This article is part of a Chronicle. See more from this Chronicle
K K Sharma, Oct 29, 2014
There was a considerable excitement when two of the fastest-growing economies and most populous countries—China and India—introduced competition law in their respective lands. The competition law in India was enacted in January 2003. However in India, the law, after enactment, remained practically ineffective till as late as May 20, 2009, the day when notification of the partial enforcement powers was declared by the Government. Till that time the provisions of the Competition Act, 2002(“Act”), notified by the Government, permitted the Competition Commission of India (“CCI”) to do little beyond competition advocacy of competition law among different stakeholders across the country.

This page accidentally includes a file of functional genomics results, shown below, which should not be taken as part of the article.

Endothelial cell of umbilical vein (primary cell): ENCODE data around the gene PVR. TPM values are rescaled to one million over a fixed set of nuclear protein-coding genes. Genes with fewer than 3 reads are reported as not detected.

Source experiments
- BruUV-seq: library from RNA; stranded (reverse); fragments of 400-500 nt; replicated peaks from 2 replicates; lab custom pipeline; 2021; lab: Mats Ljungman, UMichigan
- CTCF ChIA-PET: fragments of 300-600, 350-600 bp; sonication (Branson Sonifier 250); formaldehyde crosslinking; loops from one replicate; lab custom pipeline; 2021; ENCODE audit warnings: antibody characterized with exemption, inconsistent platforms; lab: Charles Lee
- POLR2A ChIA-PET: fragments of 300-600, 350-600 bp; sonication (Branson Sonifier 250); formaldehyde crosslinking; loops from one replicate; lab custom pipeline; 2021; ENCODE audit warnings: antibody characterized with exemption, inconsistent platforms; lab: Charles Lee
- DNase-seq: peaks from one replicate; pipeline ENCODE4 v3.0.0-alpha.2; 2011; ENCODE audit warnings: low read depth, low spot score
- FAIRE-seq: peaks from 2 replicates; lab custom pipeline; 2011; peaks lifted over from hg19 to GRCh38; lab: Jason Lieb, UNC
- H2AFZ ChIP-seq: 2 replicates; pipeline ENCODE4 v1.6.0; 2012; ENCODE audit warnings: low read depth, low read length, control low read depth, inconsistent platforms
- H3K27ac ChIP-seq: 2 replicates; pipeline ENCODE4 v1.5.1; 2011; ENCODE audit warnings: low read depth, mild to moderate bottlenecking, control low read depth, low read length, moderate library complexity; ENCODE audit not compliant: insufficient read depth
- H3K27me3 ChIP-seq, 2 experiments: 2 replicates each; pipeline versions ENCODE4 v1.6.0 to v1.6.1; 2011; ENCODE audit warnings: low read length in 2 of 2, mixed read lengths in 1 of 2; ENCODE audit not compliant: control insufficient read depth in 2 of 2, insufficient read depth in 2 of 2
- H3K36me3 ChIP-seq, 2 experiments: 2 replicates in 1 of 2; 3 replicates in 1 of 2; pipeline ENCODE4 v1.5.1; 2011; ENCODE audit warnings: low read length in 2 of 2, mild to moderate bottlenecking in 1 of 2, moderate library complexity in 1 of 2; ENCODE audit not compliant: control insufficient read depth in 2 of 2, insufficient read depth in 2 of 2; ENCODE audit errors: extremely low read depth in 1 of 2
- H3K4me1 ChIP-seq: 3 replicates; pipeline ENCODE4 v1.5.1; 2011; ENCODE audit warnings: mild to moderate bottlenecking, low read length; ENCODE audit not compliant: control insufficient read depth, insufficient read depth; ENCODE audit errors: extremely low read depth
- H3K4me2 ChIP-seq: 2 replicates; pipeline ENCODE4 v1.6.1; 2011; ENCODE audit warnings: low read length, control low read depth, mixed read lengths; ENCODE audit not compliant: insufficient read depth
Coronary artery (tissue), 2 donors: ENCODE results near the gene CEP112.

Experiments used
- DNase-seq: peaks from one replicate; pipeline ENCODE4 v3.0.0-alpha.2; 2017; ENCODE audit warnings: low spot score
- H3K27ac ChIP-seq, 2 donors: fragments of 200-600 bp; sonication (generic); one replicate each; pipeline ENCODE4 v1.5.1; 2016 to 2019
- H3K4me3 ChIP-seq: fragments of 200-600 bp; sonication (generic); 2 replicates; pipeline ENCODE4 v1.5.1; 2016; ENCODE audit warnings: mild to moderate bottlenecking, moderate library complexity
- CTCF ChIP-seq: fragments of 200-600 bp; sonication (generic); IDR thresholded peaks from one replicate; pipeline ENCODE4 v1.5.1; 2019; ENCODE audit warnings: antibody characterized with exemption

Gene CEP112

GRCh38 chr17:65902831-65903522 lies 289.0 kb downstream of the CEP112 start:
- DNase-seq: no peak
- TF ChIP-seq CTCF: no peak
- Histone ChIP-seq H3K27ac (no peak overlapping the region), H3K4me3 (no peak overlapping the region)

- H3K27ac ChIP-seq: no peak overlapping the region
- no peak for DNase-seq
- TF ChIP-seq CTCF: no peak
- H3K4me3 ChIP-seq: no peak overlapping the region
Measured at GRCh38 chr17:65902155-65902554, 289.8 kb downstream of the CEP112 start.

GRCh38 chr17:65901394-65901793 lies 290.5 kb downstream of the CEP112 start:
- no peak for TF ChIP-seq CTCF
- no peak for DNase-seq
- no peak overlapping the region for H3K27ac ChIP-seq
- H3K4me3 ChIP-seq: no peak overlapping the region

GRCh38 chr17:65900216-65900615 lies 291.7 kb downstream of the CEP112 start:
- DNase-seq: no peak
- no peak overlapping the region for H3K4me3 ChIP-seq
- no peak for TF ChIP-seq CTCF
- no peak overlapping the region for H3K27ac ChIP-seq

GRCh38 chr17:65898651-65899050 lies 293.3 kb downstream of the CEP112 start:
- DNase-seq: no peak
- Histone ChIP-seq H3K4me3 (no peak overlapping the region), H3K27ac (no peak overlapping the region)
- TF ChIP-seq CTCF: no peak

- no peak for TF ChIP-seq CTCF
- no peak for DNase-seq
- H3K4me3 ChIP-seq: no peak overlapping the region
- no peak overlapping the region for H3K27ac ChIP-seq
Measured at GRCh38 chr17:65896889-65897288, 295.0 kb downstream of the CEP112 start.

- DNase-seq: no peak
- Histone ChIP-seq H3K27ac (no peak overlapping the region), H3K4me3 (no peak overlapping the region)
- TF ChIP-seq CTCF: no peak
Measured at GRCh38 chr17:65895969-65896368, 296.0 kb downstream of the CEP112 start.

On the other hand, the time gap between the preparation of the first draft and the actual full enforcement of competition law in China was much smaller. In August 2008, China could actually take pride in having a fully functional competition law regime in place despite having started its journey a little later than India. This speed reflects small costs associated with the types of political system a country follows. In a democracy, everyone is free to raise a different voice, and any legislation can only go through after the voices of dissent have been fully heard and taken care of. Such compulsions do not necessarily overburden the decision-making process in political systems other than a d…